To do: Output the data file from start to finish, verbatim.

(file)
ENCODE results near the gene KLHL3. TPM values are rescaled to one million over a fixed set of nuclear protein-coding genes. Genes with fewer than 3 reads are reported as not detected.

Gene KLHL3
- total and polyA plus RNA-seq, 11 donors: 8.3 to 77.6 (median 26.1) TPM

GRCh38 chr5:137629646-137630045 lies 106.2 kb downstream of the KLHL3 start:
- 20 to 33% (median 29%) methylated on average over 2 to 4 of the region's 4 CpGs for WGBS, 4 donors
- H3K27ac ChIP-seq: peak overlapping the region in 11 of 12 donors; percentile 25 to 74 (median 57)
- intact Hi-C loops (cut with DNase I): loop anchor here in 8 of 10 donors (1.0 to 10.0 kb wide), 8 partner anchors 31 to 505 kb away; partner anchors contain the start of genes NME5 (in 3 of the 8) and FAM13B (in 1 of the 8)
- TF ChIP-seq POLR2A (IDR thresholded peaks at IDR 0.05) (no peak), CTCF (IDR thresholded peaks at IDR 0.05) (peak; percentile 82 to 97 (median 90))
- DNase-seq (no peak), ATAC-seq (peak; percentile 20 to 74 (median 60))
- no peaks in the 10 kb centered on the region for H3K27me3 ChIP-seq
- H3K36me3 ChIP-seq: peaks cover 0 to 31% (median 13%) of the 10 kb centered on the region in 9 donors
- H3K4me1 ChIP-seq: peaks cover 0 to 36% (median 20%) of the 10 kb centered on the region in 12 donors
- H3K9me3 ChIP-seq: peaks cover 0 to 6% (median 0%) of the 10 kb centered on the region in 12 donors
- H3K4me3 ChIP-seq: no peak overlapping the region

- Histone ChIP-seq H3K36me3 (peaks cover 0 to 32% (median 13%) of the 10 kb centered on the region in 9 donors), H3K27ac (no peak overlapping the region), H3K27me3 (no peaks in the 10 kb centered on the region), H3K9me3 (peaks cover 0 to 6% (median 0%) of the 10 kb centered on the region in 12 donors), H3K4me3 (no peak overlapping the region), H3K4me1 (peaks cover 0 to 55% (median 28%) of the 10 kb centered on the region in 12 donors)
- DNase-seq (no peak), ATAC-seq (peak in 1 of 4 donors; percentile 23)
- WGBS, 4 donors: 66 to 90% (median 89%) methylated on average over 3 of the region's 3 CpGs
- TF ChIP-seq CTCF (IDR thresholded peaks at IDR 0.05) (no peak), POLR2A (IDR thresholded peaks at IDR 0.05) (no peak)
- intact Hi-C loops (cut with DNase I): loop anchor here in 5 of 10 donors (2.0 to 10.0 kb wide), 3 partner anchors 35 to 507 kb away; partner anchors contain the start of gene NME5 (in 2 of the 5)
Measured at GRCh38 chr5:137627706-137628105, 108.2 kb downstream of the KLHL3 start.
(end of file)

ENCODE results near the gene KLHL3. TPM values are rescaled to one million over a fixed set of nuclear protein-coding genes. Genes with fewer than 3 reads are reported as not detected.

Gene KLHL3
- total and polyA plus RNA-seq, 11 donors: 8.3 to 77.6 (median 26.1) TPM

GRCh38 chr5:137629646-137630045 lies 106.2 kb downstream of the KLHL3 start:
- 20 to 33% (median 29%) methylated on average over 2 to 4 of the region's 4 CpGs for WGBS, 4 donors
- H3K27ac ChIP-seq: peak overlapping the region in 11 of 12 donors; percentile 25 to 74 (median 57)
- intact Hi-C loops (cut with DNase I): loop anchor here in 8 of 10 donors (1.0 to 10.0 kb wide), 8 partner anchors 31 to 505 kb away; partner anchors contain the start of genes NME5 (in 3 of the 8) and FAM13B (in 1 of the 8)
- TF ChIP-seq POLR2A (IDR thresholded peaks at IDR 0.05) (no peak), CTCF (IDR thresholded peaks at IDR 0.05) (peak; percentile 82 to 97 (median 90))
- DNase-seq (no peak), ATAC-seq (peak; percentile 20 to 74 (median 60))
- no peaks in the 10 kb centered on the region for H3K27me3 ChIP-seq
- H3K36me3 ChIP-seq: peaks cover 0 to 31% (median 13%) of the 10 kb centered on the region in 9 donors
- H3K4me1 ChIP-seq: peaks cover 0 to 36% (median 20%) of the 10 kb centered on the region in 12 donors
- H3K9me3 ChIP-seq: peaks cover 0 to 6% (median 0%) of the 10 kb centered on the region in 12 donors
- H3K4me3 ChIP-seq: no peak overlapping the region

- Histone ChIP-seq H3K36me3 (peaks cover 0 to 32% (median 13%) of the 10 kb centered on the region in 9 donors), H3K27ac (no peak overlapping the region), H3K27me3 (no peaks in the 10 kb centered on the region), H3K9me3 (peaks cover 0 to 6% (median 0%) of the 10 kb centered on the region in 12 donors), H3K4me3 (no peak overlapping the region), H3K4me1 (peaks cover 0 to 55% (median 28%) of the 10 kb centered on the region in 12 donors)
- DNase-seq (no peak), ATAC-seq (peak in 1 of 4 donors; percentile 23)
- WGBS, 4 donors: 66 to 90% (median 89%) methylated on average over 3 of the region's 3 CpGs
- TF ChIP-seq CTCF (IDR thresholded peaks at IDR 0.05) (no peak), POLR2A (IDR thresholded peaks at IDR 0.05) (no peak)
- intact Hi-C loops (cut with DNase I): loop anchor here in 5 of 10 donors (2.0 to 10.0 kb wide), 3 partner anchors 35 to 507 kb away; partner anchors contain the start of gene NME5 (in 2 of the 5)
Measured at GRCh38 chr5:137627706-137628105, 108.2 kb downstream of the KLHL3 start.